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Monday, 24 November 2014

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Cumbrian MP backs campaign against plan for huge wind turbine

Penrith and the Border MP Rory Stewart is backing a campaign against wind turbines that would be double the height of Carlisle Civic Centre.

Rory Stewart photo
Rory Stewart

West Coast Energy wants to build three 377ft turbines at Carwath Farm near Rosley.

Local residents have set up Act – Against Carwath Turbines – to fight the proposals.

Mr Stewart addressed 200 protesters at the site last weekend.

The Conservative MP told them that he was “strongly opposed” to any more turbines in his constituency.

He said: “The centre of our economy is tourism and the centre of our area is the Lake District National Park.

“The 3m visitors who come every year, and support tens of thousands of jobs, come because this is one of last unspoilt landscapes in Britain.

“The impact of 350ft-high, industrial, white-spinning metal on the sound, the look and the soul of the intimate scale of the northern fells of the Lake District is immense, and immensely negative.

“It would be a poor short-term decision for our economy.”

Mr Stewart has created a website – www.cumbriawindwatch.co.uk – as a focal point for anti-windfarm groups across Cumbria.

Rosley parish council is also opposed to the Carwath scheme.

The deadline for submissions to Allerdale Council, which decides on the planning application, is on Friday.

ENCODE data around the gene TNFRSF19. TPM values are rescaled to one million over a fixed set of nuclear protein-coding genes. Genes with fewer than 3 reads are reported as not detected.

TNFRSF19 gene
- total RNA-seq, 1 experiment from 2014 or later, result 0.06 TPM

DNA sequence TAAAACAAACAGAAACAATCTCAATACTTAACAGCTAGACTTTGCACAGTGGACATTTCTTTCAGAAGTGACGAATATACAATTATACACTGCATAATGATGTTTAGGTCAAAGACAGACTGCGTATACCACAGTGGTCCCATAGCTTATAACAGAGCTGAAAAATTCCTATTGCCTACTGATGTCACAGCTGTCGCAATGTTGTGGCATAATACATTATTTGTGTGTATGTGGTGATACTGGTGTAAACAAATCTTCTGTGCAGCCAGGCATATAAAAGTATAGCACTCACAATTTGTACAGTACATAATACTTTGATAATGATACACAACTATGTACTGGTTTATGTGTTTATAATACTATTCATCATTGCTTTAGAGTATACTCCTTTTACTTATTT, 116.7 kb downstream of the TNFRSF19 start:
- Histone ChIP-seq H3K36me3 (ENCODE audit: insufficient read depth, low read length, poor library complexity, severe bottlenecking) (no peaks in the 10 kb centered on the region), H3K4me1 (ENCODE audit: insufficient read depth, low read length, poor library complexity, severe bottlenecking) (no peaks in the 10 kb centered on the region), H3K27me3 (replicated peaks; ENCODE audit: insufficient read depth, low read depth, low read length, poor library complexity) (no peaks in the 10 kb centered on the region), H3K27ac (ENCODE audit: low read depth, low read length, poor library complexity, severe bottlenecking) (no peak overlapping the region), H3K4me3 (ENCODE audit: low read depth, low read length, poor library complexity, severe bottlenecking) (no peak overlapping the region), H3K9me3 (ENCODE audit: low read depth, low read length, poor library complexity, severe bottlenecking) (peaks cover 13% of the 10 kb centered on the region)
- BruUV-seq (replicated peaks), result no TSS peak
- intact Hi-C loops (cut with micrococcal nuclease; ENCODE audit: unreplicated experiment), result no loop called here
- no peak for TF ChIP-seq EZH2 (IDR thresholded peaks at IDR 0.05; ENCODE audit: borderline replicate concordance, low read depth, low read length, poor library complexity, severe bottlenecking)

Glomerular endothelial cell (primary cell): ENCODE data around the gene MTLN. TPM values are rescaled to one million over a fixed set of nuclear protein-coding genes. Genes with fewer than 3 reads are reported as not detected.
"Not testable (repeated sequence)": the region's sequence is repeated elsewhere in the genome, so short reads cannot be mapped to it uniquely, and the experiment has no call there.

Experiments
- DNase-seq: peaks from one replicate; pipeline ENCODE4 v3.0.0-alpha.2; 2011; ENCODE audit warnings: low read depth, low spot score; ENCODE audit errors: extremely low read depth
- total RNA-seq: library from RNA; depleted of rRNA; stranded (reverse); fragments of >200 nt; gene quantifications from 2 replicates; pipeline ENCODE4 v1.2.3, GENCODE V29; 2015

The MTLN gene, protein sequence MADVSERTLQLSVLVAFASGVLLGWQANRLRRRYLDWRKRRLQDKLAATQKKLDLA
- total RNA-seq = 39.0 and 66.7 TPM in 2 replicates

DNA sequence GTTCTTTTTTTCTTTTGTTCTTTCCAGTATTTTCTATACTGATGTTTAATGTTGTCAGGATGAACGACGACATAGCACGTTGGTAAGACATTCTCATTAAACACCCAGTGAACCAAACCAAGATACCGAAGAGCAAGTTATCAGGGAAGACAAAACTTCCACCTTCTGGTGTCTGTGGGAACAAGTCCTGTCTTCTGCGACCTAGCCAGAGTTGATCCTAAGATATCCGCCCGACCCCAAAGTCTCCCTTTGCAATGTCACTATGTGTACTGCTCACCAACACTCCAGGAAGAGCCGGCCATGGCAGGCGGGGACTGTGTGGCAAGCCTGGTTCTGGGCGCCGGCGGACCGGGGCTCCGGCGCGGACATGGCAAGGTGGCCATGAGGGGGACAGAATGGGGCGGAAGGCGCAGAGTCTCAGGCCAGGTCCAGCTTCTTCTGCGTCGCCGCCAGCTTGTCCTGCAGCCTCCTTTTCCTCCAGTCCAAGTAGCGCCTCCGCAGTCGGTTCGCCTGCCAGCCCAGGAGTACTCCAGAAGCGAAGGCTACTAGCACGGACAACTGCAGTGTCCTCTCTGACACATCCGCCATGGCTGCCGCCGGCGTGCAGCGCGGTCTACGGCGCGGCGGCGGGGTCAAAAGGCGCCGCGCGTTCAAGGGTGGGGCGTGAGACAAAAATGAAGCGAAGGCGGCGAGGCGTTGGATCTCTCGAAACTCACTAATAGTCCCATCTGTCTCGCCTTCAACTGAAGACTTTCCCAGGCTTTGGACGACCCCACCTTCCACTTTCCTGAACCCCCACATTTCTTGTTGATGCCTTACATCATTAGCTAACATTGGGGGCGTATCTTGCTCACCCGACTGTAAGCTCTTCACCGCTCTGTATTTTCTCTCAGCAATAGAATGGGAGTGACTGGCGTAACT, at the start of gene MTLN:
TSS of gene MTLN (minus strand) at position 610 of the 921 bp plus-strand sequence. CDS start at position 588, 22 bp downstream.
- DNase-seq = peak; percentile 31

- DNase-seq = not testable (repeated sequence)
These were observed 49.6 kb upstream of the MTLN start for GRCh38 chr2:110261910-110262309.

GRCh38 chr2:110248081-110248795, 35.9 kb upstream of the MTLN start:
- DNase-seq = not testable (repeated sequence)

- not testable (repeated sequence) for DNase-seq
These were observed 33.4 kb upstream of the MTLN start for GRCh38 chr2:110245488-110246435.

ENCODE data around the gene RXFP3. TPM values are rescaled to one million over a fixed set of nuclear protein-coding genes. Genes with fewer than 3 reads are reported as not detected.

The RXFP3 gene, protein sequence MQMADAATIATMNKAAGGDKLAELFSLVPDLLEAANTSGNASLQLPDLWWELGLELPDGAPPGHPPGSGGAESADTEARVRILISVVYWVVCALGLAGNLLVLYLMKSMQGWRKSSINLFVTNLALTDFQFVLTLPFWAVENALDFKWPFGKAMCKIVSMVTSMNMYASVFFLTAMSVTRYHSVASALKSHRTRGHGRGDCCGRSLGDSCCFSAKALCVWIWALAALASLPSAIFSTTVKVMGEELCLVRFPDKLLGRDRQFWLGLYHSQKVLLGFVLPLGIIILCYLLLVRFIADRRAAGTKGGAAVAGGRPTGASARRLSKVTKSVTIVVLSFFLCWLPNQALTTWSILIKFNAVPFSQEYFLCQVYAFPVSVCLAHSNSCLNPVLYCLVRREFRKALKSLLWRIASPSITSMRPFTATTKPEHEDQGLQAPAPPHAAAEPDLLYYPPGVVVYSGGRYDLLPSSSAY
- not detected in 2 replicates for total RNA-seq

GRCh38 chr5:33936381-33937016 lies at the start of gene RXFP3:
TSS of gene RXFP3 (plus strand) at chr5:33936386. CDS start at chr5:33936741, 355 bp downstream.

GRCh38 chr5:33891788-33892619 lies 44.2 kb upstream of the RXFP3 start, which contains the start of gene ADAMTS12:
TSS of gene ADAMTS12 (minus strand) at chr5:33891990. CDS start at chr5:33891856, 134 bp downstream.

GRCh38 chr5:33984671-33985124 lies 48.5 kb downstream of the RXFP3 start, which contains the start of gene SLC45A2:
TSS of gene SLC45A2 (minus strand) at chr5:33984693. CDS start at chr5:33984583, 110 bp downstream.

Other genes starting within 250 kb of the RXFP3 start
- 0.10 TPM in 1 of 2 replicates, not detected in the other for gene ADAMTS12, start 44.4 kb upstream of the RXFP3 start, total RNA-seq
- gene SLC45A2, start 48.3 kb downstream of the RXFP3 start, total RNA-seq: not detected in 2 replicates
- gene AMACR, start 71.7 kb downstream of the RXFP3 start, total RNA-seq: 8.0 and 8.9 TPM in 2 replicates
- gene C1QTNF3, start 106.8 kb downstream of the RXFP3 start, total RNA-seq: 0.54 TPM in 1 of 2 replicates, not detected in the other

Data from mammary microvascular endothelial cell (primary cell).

Anyone wanting to comment can go to Allerdale Council’s website – www.allerdale.gov.uk – select ‘search for planning applications’ then type in the reference number 2/2013/0227.

West Coast Energy says the turbines would generate enough electricity to power 3,960 homes.

Over its 25-year life, the windfarm would reduce CO2 emissions by 212,850 tonnes by providing green electricity that would otherwise have been produced by fossil fuels such as coal or gas.

It has promised to donate 10 per cent of the profits from the windfarm to benefit the local community and says it has “engaged” with nearby residents by holding public consultations in September.

Steve Salt, planning and public affairs director for the firm, said: “We feel that we have identified an appropriate location for a small-scale three-turbine windfarm.

“A detailed and comprehensive environmental-impact assessment was submitted as part of our planning application and this will be considered by the local authority’s planning department.”

He added: “We are committed to sharing the financial benefits of our projects.

“Only last week we announced details of a landmark fuel-poverty fund and residents living in the vicinity of Flimby windfarm will be the first in England to benefit from this arrangement.”

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